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Successful testing of multi-organ “human-on-a-chip” could replace animals as test subjects

Successful testing of multi-organ “human-on-a-chip” could replace animals as test subjects

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The replacement of animals as test subjects is one step closer to reality with the successful testing of multi-organ “human-on-a-chip” models to recapitulate the 28-day experiments typically used in animals to evaluate the systemic toxicity of drug and cosmetic compounds. As published and featured as a frontispiece in the prestigious peer-reviewed scientific journal Advanced Functional Materials, the microfluidic device with interlinking modules containing human-derived heart, liver, skeletal muscle and nervous system cells was able to maintain cellular viability and record cellular function in real-time for 28 days.

The University of Central Florida (UCF) in collaboration with the Florida biotech firm Hesperos, Inc., has shown that one of its innovative four-organ in vitro (out of body) model systems is able to realistically replicate in vivo (in body) responses to sustained drug dosing of human cells.

“The technology could allow us, in the very near future, to move chronic drug experiments from animal models to these novel human in vitro models,” said Hesperos Chief Scientist James J. Hickman, who is a Professor at UCF’s NanoScience Technology Center.

This is important because the toxicity and efficacy of new compounds are studied upon both acute (single administration at high concentrations, over a short-term period) and chronic (repeated or continuous administration at lower concentrations, over an extended period) exposures. While organ-on-a-chip models have previously been used for mechanism of action validation (efficacy) and acute toxicity screening, they have not been suitable for long-term studies due to short half-lifes, lack of organ-organ communication, and outcomes that are difficult to extrapolate to human organ functions.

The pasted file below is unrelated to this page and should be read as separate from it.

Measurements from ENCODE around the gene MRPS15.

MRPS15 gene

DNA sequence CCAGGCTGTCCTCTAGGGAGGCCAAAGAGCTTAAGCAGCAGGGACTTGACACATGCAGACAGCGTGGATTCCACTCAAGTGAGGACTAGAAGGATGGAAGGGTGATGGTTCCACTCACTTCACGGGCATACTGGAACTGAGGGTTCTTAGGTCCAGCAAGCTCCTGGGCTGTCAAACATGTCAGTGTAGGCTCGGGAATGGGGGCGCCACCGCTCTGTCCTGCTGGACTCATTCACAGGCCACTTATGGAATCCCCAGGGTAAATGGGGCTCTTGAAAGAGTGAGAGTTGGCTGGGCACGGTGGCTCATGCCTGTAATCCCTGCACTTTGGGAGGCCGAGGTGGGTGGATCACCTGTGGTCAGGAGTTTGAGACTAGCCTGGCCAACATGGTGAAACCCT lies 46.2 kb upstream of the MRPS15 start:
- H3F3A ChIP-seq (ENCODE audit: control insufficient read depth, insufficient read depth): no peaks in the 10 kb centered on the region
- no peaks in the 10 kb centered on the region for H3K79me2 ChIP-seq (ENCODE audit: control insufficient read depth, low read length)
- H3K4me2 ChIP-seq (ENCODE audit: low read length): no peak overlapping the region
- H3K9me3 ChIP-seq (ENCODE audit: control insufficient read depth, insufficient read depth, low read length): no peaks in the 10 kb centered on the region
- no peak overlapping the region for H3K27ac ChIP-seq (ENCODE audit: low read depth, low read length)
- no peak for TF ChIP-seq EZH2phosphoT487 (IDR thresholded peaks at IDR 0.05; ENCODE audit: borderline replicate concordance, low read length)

The Hesperos system overcomes these limitations with a model that allows interaction between its tiny organs, cultured in a serum-free blood surrogate solution from real human cells, in a way that realistically replicates system body responses to any compounds introduced to it. It can also non-invasively evaluate the electrical activity of neurons and cardiac cells, as well as the mechanics of cardiac and skeletal muscle contractions. Such monitoring of cellular function is crucial in chronic toxicity testing as it emulates in vivo function.

In order to reach the 28-day testing milestone, Hesperos engineers used computational fluid dynamic modeling to modify their existing multi-organ models. They made them smaller, improved their flow characteristics, and incorporated more functional measurements.

“We have created a valuable tool to model the pharmacokinetics and pharmacodynamics profile of known drugs, in line with ICH (International Council for Harmonisation of Technical Requirements for Pharmaceuticals for Human Use) guidelines,” Hickman added. “In the future, it could also be used to generate mechanistic models to predict the outcome of unknown drugs, and in other precision medicine applications.”

The tool would be especially valuable to the cosmetics industry, where the use of animals to evaluate toxicity of ingredients has already been banned in the EU, and more recently in some parts of the United States.

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